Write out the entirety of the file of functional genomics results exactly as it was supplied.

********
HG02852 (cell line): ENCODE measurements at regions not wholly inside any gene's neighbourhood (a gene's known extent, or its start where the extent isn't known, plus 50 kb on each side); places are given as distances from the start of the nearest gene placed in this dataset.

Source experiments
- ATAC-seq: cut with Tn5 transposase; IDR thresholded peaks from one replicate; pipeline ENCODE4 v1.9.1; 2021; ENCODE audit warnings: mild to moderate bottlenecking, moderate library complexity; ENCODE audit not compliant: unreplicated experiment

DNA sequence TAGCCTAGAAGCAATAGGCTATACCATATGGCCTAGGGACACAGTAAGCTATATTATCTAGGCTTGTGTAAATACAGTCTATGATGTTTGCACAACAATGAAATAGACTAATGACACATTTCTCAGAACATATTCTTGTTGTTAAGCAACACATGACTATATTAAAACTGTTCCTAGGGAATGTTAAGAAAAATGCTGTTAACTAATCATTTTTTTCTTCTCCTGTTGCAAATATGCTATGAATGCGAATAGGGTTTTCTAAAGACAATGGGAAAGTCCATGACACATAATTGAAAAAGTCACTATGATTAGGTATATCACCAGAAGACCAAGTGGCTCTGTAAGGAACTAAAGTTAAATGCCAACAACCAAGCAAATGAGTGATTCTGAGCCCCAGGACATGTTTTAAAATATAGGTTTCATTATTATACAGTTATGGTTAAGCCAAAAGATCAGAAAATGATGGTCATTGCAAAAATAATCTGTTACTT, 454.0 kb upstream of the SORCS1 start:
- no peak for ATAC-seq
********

HG02852 (cell line): ENCODE measurements at regions not wholly inside any gene's neighbourhood (a gene's known extent, or its start where the extent isn't known, plus 50 kb on each side); places are given as distances from the start of the nearest gene placed in this dataset.

Source experiments
- ATAC-seq: cut with Tn5 transposase; IDR thresholded peaks from one replicate; pipeline ENCODE4 v1.9.1; 2021; ENCODE audit warnings: mild to moderate bottlenecking, moderate library complexity; ENCODE audit not compliant: unreplicated experiment

DNA sequence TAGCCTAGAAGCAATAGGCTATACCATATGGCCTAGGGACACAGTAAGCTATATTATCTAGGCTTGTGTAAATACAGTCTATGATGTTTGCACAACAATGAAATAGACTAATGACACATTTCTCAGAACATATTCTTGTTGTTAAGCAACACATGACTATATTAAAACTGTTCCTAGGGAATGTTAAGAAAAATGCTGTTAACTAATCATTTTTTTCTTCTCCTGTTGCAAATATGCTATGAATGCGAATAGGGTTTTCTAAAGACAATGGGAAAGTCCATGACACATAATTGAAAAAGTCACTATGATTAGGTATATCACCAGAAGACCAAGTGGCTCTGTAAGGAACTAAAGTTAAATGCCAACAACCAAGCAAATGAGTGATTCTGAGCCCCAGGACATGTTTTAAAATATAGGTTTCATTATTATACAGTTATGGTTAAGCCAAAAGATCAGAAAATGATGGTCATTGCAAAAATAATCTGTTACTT, 454.0 kb upstream of the SORCS1 start:
- no peak for ATAC-seq